When Pierre Schaeffer asserted that musique concrète would provoke musicians to discard old habits vis-à-vis sound and return to actual experience, he helped point the way toward a paradoxical sound art where the concrete becomes abstract and seemingly simple sounds instead reveal themselves to be complex objects. Although very different from each other, two recordings, one electronic and one acoustic, meet on the common ground of Schaeffer’s paradox.
The concrete element in Phantoms, the album by Italian sound artist Sonologyst, is the pre-recorded material that serves as the foundation for Sonologyst’s explorations of sound structure and timbre. The album’s evocative soundscapes are made up of apparently old and more recent recordings of voice, non-Western music, and other, less identifiable sources, which are looped and broken up into cyclical and/or textural objects seasoned with Sonologyst’s own electronic tones. Phantoms clearly is descended from classic musique concrete, but it is tweaked and shaped by contemporary technologies and sensibility.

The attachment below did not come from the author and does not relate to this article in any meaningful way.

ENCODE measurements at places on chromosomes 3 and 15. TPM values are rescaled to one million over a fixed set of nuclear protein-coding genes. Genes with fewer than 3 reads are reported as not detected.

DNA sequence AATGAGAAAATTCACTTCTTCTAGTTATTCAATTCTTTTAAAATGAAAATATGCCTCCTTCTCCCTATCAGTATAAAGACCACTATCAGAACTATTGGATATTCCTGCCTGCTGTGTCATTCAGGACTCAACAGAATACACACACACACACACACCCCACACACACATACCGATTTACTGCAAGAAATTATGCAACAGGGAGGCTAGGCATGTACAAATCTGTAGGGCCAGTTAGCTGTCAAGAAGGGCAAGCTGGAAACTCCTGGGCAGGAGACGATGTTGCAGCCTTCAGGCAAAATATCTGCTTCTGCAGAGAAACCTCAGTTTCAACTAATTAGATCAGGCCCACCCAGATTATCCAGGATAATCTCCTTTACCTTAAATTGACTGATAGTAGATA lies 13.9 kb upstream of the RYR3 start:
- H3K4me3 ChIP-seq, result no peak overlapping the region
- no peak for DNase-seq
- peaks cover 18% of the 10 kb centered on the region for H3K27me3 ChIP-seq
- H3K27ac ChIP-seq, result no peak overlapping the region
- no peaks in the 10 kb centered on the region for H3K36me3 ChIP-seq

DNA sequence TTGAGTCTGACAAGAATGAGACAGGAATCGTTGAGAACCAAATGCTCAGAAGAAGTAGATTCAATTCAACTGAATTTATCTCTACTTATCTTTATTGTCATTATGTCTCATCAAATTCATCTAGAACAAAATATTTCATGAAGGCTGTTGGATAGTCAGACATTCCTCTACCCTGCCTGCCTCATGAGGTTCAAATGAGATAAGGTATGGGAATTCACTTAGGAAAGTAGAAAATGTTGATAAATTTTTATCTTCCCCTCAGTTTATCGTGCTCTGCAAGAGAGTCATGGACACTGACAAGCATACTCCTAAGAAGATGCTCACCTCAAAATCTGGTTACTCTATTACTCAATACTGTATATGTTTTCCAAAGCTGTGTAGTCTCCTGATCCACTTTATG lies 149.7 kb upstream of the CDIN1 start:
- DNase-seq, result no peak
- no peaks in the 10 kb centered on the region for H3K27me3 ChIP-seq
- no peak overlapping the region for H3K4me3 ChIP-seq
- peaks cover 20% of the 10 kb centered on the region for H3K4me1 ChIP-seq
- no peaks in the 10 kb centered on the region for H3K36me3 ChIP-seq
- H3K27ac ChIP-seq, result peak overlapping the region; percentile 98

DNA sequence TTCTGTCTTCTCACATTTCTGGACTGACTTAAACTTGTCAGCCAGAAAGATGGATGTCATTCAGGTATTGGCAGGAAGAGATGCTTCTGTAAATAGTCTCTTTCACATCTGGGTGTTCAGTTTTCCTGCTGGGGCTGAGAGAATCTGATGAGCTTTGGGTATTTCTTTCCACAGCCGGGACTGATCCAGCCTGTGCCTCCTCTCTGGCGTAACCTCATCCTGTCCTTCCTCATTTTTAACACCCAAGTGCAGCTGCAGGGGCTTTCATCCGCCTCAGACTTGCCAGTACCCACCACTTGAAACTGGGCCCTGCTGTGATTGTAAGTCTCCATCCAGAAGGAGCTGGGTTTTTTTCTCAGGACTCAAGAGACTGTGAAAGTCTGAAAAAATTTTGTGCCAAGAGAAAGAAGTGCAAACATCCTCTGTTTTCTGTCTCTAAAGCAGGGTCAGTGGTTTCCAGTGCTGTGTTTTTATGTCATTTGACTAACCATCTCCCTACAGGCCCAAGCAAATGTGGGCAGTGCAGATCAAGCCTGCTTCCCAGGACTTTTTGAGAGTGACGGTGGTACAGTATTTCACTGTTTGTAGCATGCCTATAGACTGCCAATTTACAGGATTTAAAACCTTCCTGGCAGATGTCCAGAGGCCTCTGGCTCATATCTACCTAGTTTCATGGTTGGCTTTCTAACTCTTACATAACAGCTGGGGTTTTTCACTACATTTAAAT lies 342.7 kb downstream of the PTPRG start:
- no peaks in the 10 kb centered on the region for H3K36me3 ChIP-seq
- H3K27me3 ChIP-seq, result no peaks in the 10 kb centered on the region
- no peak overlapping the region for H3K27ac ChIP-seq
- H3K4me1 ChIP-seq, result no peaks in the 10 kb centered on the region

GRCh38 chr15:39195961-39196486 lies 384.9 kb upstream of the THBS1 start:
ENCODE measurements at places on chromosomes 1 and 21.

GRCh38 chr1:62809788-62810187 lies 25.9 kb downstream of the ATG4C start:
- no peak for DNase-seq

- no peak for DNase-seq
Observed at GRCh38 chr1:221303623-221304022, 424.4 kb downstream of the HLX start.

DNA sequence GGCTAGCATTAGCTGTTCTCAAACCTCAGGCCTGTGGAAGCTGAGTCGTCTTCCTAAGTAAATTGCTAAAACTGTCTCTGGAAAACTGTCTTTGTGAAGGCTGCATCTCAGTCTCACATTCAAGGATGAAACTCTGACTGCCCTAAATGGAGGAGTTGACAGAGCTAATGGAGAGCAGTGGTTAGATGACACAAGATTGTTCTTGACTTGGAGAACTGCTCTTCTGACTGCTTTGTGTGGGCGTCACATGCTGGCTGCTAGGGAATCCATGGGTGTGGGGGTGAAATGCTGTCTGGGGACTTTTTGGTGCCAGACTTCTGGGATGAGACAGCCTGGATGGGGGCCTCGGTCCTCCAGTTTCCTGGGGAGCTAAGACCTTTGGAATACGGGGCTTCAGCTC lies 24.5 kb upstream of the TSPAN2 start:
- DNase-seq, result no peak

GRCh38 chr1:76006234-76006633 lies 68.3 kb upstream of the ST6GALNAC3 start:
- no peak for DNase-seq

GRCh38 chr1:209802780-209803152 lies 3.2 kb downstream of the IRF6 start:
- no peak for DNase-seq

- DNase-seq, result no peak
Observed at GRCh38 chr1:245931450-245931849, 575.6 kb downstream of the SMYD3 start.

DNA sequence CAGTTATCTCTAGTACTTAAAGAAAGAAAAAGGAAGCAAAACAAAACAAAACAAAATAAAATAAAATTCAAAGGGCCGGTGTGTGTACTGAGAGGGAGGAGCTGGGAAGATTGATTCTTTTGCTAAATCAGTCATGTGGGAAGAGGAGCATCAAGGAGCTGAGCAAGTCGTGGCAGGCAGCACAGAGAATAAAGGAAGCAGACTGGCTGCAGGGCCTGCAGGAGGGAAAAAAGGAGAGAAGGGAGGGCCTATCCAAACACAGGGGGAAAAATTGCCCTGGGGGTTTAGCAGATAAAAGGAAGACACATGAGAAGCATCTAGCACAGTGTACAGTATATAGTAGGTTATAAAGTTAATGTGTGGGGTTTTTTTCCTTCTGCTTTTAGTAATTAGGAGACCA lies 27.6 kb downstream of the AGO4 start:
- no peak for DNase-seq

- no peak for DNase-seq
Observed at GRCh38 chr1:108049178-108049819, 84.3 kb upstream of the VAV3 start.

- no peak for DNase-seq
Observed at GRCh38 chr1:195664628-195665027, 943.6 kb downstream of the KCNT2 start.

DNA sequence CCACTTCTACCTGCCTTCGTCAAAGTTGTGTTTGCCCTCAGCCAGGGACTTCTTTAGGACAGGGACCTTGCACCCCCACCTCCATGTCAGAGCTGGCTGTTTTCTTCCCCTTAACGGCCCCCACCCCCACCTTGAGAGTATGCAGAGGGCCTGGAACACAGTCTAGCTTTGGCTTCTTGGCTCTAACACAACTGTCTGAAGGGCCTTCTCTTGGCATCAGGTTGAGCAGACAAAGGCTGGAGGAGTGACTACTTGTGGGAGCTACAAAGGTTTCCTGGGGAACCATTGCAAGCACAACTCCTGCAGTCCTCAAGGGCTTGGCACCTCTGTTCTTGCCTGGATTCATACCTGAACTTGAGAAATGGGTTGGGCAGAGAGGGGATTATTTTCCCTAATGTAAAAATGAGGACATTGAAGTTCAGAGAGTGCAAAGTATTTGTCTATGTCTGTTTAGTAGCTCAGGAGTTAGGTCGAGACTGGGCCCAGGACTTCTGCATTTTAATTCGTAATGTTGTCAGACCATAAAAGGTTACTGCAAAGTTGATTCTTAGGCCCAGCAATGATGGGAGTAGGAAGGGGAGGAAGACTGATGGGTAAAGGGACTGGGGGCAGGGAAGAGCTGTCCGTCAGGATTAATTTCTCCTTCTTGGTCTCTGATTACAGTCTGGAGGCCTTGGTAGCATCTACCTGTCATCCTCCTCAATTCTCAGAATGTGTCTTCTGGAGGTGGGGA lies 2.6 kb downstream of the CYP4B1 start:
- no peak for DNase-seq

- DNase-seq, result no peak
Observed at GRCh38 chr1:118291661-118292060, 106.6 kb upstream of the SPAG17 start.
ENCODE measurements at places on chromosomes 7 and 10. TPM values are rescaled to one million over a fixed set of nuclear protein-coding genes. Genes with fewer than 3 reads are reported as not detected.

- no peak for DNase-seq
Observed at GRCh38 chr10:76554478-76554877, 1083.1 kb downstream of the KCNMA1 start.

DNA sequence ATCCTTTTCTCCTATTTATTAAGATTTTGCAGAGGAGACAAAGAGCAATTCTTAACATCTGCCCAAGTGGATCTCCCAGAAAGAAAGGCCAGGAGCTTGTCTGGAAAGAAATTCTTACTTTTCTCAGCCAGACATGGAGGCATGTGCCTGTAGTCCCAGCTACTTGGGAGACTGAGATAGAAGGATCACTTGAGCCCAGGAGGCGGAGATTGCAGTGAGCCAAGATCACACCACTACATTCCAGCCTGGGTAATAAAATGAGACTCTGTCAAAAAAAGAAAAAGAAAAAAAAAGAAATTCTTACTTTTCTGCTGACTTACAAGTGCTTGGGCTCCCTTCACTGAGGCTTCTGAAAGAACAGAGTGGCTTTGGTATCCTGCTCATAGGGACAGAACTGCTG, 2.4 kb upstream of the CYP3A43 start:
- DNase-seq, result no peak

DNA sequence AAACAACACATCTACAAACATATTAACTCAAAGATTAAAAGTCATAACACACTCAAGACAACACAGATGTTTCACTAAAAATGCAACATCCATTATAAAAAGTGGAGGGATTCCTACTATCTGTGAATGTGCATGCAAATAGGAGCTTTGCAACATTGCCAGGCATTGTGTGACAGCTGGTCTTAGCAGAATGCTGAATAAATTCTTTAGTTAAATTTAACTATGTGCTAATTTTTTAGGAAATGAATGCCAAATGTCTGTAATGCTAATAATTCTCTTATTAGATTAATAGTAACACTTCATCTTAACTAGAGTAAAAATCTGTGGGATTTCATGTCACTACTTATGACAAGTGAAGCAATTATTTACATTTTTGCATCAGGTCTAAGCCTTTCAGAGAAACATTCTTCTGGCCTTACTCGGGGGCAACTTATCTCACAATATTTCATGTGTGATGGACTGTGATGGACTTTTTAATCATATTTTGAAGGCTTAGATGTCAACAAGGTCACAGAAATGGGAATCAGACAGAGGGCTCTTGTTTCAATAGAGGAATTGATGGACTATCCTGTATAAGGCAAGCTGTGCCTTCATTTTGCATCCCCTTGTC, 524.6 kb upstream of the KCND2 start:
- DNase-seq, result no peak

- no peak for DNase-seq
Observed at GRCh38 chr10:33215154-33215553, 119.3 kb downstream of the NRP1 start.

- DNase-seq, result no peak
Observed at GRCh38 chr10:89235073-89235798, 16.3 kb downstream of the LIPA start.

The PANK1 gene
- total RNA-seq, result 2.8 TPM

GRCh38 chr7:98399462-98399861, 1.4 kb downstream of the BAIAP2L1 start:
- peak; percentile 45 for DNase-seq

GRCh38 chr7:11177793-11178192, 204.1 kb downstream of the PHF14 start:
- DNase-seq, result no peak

By contrast Gristle, by the American double bassists Kyle Motl and Zach Rowden, is grounded in the concrete reality of the raw sounds issuing from acoustic instruments. Both Motl and Rowden have long demonstrated a facility for coaxing new and startling sounds from their instruments through the application of foreign objects and unconventional techniques; put together here, the effect is exponential rather than simply additive. Not surprisingly, Gristle documents a vortex of sound in an idiolect far removed from the double bass’s ordinary voice, as Motl and Rowden forcibly extract overtones from plucked and bowed tones, exposing them as the sometimes knotty complexes that they secretly are. Although purely acoustic, Gristle does what Schaeffer declared that musique concrète would do: nothing less than bring to awareness the appearance and development of sound forms and colors.